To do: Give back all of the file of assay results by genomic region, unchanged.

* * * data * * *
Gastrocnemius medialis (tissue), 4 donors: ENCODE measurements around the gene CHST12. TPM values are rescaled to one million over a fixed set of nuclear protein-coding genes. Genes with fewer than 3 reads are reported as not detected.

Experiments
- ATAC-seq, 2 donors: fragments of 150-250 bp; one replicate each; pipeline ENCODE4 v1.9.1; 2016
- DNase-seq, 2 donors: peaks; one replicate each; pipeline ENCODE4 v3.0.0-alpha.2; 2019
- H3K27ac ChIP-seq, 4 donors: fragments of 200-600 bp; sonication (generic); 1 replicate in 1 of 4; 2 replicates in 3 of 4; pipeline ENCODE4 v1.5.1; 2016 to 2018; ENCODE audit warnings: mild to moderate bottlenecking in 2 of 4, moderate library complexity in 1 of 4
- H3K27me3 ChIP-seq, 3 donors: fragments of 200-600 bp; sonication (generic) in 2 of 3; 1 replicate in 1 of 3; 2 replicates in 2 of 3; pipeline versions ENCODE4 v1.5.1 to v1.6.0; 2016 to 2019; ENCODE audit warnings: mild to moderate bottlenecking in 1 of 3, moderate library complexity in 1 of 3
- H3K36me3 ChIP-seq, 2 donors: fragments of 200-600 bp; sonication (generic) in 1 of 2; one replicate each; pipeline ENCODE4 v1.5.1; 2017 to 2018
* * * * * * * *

Gastrocnemius medialis (tissue), 4 donors: ENCODE measurements around the gene CHST12. TPM values are rescaled to one million over a fixed set of nuclear protein-coding genes. Genes with fewer than 3 reads are reported as not detected.

Experiments
- ATAC-seq, 2 donors: fragments of 150-250 bp; one replicate each; pipeline ENCODE4 v1.9.1; 2016
- DNase-seq, 2 donors: peaks; one replicate each; pipeline ENCODE4 v3.0.0-alpha.2; 2019
- H3K27ac ChIP-seq, 4 donors: fragments of 200-600 bp; sonication (generic); 1 replicate in 1 of 4; 2 replicates in 3 of 4; pipeline ENCODE4 v1.5.1; 2016 to 2018; ENCODE audit warnings: mild to moderate bottlenecking in 2 of 4, moderate library complexity in 1 of 4
- H3K27me3 ChIP-seq, 3 donors: fragments of 200-600 bp; sonication (generic) in 2 of 3; 1 replicate in 1 of 3; 2 replicates in 2 of 3; pipeline versions ENCODE4 v1.5.1 to v1.6.0; 2016 to 2019; ENCODE audit warnings: mild to moderate bottlenecking in 1 of 3, moderate library complexity in 1 of 3
- H3K36me3 ChIP-seq, 2 donors: fragments of 200-600 bp; sonication (generic) in 1 of 2; one replicate each; pipeline ENCODE4 v1.5.1; 2017 to 2018